In clinical trials, a single dose of either RSV vaccine for adults prevented RSV infections associated with the lower respiratory tract in about 70 to 90 of 100 vaccine recipients. Because infections of the lower respiratory tract suggest a more severe infection, preventing these types of infections means that these vaccines will likely reduce hospitalizations and deaths associated with RSV. However, the studies were too small to directly measure the impact on the rates of hospitalizations and deaths, and rates of protection typically change once a vaccine is administered in the community rather than in a clinical trial setting. Ongoing studies will monitor how long protection lasts and if additional doses will be needed later in life.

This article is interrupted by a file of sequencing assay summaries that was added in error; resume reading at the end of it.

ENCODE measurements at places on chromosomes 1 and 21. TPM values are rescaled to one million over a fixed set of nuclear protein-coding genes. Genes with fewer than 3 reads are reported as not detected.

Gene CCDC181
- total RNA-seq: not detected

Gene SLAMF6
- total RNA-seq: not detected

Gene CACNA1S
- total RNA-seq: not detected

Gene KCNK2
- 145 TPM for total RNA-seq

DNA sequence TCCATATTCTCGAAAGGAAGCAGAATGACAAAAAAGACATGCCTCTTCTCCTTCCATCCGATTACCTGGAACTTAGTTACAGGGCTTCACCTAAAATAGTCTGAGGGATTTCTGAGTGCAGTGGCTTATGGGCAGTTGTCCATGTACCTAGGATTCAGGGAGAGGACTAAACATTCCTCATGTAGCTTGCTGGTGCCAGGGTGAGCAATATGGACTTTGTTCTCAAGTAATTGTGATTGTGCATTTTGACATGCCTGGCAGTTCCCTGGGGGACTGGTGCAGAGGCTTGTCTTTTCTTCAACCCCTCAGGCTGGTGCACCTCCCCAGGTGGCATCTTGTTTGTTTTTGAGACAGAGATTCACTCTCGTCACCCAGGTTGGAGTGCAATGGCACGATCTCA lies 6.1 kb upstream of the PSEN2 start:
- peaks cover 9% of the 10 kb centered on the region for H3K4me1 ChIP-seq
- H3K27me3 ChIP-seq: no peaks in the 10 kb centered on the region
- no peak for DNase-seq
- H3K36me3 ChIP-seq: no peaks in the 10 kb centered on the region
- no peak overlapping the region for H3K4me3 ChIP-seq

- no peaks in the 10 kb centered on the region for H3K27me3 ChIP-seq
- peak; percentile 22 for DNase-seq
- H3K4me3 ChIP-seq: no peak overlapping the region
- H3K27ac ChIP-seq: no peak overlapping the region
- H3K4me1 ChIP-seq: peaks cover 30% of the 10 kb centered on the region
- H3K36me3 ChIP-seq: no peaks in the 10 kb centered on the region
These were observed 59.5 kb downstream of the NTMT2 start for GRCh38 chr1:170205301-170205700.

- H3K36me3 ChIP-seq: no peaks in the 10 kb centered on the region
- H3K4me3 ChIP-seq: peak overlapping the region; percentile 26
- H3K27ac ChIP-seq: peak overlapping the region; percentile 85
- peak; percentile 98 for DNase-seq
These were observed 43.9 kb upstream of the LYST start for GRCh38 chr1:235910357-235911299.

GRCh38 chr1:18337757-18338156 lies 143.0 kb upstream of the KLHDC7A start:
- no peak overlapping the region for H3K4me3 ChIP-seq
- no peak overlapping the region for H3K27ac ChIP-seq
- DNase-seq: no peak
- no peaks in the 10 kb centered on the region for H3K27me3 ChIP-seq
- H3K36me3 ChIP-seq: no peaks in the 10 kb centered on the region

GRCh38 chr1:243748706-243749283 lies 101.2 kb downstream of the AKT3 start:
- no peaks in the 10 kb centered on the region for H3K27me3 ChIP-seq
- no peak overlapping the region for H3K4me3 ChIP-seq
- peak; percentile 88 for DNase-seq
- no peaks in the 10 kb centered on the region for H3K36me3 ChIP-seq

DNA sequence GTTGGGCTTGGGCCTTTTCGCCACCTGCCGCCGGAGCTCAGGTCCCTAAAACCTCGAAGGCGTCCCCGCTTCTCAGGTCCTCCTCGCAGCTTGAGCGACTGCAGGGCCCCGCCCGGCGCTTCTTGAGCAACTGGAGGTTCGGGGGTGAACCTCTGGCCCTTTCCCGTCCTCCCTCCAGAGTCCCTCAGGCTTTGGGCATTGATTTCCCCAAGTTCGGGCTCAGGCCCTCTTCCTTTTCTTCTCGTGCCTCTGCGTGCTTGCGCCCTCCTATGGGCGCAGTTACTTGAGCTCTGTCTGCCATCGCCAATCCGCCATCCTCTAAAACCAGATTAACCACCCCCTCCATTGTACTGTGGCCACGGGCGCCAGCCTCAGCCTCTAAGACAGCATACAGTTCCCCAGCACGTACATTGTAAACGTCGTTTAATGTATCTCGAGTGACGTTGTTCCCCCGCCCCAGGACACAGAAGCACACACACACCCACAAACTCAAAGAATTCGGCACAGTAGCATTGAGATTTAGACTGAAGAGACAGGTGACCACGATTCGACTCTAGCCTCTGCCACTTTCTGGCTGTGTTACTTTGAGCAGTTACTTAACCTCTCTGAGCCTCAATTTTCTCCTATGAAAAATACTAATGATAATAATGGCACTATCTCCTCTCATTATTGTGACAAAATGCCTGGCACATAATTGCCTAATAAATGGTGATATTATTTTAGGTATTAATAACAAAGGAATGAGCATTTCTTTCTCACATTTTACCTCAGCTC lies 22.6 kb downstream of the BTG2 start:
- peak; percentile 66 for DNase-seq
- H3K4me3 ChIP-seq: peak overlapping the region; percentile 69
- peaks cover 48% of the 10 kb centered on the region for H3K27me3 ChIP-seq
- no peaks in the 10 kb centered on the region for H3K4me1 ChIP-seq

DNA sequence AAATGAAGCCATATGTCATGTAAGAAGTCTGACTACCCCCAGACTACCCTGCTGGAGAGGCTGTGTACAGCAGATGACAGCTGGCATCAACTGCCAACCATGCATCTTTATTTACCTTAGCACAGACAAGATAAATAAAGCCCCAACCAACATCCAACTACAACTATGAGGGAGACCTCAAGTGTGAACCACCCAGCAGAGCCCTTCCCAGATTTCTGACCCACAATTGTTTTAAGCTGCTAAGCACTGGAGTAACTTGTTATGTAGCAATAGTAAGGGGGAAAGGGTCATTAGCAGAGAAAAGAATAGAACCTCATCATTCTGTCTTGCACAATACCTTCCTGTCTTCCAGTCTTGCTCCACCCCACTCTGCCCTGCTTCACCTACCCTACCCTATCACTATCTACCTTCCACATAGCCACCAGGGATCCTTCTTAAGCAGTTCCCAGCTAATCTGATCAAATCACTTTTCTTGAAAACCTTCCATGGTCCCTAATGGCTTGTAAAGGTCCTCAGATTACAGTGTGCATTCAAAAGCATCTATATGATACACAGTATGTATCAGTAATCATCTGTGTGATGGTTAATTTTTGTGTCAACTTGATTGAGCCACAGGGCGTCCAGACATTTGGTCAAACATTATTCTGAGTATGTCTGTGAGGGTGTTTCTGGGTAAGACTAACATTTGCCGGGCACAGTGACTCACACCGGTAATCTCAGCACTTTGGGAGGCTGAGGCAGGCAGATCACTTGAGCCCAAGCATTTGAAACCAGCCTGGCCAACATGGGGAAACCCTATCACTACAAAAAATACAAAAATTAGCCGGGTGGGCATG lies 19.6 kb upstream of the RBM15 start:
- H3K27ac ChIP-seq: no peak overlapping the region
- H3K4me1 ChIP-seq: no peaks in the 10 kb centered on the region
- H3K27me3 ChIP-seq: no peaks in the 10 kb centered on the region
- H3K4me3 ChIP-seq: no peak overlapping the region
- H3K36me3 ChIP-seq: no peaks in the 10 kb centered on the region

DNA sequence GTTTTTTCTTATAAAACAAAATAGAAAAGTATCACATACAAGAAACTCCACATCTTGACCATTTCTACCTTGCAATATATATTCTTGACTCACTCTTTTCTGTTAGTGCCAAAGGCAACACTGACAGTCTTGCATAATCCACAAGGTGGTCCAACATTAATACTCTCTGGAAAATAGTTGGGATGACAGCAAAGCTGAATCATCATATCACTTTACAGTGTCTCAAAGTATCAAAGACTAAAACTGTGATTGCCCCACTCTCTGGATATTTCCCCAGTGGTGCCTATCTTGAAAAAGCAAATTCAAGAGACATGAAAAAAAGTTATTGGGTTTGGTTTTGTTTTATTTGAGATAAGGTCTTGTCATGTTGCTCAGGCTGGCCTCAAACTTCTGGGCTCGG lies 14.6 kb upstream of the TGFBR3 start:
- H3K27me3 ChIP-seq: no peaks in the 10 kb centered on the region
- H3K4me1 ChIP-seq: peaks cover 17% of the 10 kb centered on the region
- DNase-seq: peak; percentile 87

Does the RSV vaccine work when administered to pregnant people?

In clinical trials, a single dose of the RSV vaccine administered during pregnancy reduced the risk of an RSV infection leading to hospitalization during the first six months of life in 57 of 100 infants born to vaccinated individuals.

Does the monoclonal antibody for children work?

Monoclonal antibodies are an example of protection gained through passive immunity, which is immunity gained in a way other than from our own immune systems. One common example of passive immunity that people often think of is when a baby gets antibodies from their mother through the placenta or breast milk. Other examples are “immunoglobulin treatments” given to people after they have been exposed to rabies or bitten by a snake.

By giving babies antibodies that prevent RSV infection during the period when they are most susceptible, we can reduce the number of babies who need to see their doctor, go to the emergency room, or be hospitalized with pneumonia or bronchiolitis caused by RSV.

What are the side effects of the RSV vaccine?